Hong Kong: Hong Kong’s struggling Disneyland said on Monday it made a profit in 2012 for the first time since opening eight years ago, thanks to a surge in revenue as it welcomed a record number of visitors.
The park made 109 million Hong Kong dollars (Dh51.62 million, $14.06 million) in the fiscal year ending September 29, 2012, compared with a net loss of HK$237 million the year before.
The result was fuelled by a 13 per cent jump in attendance to a record 6.73 million people, providing relief for the resort, which has been battling lower-than-expected numbers since opening in 2005.
Visits by Hong Kong residents posted a record growth of 21 per cent while visits by mainland visitors expanded by 13 per cent. Revenue meanwhile grew 18 per cent to HK$4.27 billion.
“We are all very excited about the milestone that we have achieved. This is a very significant milestone,” Hong Kong Disneyland Resort’s managing director Andrew Kam told reporters.
“We have seen the business has turned a corner. This is very, very encouraging and exciting among our leaders and our shareholders.”
Kam said the turnaround was not easy given the park’s route to profit was slowed by the financial crisis, as well as the 2009 swine flu and bird flu outbreak which saw travel demand fall.
Hong Kong Disneyland, which is majority owned by the city’s government, has been desperate to ramp up the number and quality of its attractions as it seeks to lure more visitors while facing stiff competition from local rival Ocean Park.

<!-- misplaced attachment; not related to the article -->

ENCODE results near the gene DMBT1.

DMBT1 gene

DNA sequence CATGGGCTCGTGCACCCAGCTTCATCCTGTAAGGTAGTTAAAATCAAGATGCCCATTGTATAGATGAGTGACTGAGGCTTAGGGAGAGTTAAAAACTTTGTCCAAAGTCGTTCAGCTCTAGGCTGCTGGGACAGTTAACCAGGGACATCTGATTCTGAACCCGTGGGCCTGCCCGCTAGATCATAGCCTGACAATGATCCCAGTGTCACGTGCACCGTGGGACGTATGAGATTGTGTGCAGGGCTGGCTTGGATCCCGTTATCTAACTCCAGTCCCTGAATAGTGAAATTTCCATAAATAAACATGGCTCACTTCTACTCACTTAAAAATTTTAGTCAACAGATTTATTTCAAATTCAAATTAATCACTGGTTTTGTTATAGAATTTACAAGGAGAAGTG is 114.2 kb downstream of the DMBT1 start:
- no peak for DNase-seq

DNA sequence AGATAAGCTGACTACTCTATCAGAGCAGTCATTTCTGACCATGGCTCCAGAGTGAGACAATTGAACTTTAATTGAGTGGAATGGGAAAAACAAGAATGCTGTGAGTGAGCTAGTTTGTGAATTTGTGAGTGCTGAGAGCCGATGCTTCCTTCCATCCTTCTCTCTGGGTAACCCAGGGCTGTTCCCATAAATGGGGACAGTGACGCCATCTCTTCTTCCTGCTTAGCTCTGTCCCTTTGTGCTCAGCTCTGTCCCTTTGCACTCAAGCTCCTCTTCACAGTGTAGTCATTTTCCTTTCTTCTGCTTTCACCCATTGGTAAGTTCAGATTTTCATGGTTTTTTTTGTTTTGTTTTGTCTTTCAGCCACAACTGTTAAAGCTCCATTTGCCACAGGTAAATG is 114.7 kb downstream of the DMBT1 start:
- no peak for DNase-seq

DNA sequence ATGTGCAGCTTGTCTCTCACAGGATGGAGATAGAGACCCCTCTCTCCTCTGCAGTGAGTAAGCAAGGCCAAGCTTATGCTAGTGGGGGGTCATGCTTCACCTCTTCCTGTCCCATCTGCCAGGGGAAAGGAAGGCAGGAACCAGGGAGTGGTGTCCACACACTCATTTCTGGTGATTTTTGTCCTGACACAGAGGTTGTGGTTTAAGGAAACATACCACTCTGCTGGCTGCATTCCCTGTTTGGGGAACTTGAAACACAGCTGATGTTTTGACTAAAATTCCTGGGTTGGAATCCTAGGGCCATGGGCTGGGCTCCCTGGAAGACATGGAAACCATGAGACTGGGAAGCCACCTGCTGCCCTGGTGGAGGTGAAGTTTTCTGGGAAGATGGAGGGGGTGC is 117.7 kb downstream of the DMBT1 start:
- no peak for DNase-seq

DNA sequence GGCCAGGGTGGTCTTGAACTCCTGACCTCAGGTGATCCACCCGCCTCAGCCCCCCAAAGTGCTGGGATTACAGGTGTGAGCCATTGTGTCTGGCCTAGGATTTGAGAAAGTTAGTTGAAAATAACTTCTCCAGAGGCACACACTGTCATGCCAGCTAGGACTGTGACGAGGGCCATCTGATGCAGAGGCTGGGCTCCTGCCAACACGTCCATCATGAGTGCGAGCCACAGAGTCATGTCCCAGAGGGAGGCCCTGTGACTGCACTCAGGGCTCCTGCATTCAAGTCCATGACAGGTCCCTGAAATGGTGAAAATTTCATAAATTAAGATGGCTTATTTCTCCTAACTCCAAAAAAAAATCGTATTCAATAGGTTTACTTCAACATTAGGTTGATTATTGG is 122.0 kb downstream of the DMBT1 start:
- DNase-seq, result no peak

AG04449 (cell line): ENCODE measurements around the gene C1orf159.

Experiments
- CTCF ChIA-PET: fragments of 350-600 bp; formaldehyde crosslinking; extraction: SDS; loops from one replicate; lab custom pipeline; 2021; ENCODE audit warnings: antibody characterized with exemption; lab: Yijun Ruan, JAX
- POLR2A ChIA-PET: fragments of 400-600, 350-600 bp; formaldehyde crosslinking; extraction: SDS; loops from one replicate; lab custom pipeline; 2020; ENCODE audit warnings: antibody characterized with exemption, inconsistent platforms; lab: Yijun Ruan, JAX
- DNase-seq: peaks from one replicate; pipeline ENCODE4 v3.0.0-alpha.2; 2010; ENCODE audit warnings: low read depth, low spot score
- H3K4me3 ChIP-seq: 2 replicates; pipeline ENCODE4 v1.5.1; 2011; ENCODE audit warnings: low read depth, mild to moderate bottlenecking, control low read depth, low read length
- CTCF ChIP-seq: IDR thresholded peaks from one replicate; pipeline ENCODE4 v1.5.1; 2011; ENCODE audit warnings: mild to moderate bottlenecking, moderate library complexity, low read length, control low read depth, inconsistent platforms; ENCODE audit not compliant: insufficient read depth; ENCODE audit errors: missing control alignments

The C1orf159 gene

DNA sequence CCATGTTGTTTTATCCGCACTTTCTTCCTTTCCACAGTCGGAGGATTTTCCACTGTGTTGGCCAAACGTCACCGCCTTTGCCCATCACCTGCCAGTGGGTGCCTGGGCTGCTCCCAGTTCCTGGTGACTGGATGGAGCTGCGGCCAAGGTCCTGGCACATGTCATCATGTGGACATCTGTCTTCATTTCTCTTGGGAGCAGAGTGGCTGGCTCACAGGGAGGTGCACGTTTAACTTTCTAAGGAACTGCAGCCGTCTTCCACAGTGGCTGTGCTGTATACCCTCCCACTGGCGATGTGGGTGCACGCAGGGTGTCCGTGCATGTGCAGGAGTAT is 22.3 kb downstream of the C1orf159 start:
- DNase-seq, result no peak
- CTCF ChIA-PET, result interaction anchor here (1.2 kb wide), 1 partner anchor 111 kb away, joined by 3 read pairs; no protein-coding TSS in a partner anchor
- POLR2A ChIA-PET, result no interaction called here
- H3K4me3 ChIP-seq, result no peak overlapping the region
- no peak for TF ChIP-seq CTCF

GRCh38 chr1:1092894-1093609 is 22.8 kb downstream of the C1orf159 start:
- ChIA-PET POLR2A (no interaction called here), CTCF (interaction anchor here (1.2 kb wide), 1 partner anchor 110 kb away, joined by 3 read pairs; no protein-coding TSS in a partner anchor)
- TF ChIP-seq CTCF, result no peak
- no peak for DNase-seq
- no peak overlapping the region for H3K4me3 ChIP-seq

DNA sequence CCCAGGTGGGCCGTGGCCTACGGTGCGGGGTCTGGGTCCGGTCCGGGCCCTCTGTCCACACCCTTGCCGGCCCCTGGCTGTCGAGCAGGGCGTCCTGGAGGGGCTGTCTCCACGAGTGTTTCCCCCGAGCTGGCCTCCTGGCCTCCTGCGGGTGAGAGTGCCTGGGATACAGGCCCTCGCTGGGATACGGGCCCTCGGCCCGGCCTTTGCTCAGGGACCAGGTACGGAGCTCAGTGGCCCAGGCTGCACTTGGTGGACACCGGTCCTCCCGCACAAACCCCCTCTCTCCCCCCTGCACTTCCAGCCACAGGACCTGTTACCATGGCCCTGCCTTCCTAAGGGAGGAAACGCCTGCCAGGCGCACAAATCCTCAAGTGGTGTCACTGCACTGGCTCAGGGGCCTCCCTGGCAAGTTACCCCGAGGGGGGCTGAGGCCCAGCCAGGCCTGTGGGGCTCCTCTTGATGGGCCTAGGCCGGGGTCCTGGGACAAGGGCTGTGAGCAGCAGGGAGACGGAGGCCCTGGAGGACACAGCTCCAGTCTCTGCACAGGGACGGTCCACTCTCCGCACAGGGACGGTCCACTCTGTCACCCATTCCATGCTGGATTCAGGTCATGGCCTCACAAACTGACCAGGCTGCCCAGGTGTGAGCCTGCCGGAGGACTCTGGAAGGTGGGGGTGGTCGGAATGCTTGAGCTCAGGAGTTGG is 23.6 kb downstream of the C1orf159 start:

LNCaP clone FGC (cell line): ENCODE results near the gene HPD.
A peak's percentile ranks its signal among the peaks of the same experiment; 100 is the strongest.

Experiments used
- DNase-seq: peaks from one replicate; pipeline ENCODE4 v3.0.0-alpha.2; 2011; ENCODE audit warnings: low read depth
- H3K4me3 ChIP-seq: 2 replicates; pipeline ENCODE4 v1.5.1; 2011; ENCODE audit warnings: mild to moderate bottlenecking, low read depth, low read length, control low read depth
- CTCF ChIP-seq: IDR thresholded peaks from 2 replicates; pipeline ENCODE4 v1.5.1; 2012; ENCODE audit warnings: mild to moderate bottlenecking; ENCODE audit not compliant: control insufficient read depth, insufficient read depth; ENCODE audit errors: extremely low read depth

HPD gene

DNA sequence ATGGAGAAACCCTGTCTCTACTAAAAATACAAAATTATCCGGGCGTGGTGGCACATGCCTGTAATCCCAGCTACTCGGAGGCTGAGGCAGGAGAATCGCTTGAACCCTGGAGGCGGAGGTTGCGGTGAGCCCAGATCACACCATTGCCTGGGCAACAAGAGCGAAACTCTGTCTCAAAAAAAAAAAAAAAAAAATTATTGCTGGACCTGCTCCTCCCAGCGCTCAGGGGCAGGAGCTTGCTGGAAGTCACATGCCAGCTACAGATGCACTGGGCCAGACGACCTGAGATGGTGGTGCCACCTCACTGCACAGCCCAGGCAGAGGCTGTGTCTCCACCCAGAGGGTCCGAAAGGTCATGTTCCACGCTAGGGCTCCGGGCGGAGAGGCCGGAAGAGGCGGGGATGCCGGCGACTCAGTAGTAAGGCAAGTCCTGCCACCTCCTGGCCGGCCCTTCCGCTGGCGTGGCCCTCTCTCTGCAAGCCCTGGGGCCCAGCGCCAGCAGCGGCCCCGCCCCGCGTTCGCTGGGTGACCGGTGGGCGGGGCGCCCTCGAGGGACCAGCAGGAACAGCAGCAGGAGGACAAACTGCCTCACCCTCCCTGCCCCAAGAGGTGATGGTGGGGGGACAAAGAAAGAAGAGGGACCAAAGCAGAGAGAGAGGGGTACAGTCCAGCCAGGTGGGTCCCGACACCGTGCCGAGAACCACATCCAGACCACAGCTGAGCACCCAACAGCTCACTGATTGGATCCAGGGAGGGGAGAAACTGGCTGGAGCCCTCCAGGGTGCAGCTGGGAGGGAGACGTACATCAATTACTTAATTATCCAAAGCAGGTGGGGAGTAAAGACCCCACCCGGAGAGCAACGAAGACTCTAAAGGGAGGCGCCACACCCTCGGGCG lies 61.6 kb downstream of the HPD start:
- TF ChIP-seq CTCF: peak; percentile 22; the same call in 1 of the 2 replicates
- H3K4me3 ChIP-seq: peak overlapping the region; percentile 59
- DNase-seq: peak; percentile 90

Critics have attributed many of its problems to its size - it is the smallest of all the Disney’s theme parks - and a lack of attractions catered to the key China market, which accounts for nearly half of its visitors.
In a bid to boost arrivals, the park has added two new attractions since November 2011 - including a Toy Story-themed area - with the third one scheduled to open in the middle of 2013, a year ahead of schedule.
Kam said the new attractions were most crucial to its turnaround.
“Our expansion is the most critical success factor that contributes to our result this year,” he said.
“This decision certainly is a right decision. It’s a decision that changed the course of Hong Kong Disneyland development.”
Doubts about the park’s future have further been stoked since China gave approval for a Disneyland park to be built in Shanghai.
Kam said the Hong Kong park will consider its next phase of expansion, including for its current two hotels, but declined to give details.
“We will continue to expand the resort. There is no questions about that, the only question is when, how big and what to do.”
The park will also seek to tap the booming Southeast Asia markets, which contributed 1.5 million visitors last year, add curry dishes for South Asian tourists and halal-certified food for Muslim guests.
A deal to open Hong Kong Disneyland was signed in 1999 as part of a plan to boost the city’s economy as it reeled from the Asian financial crisis.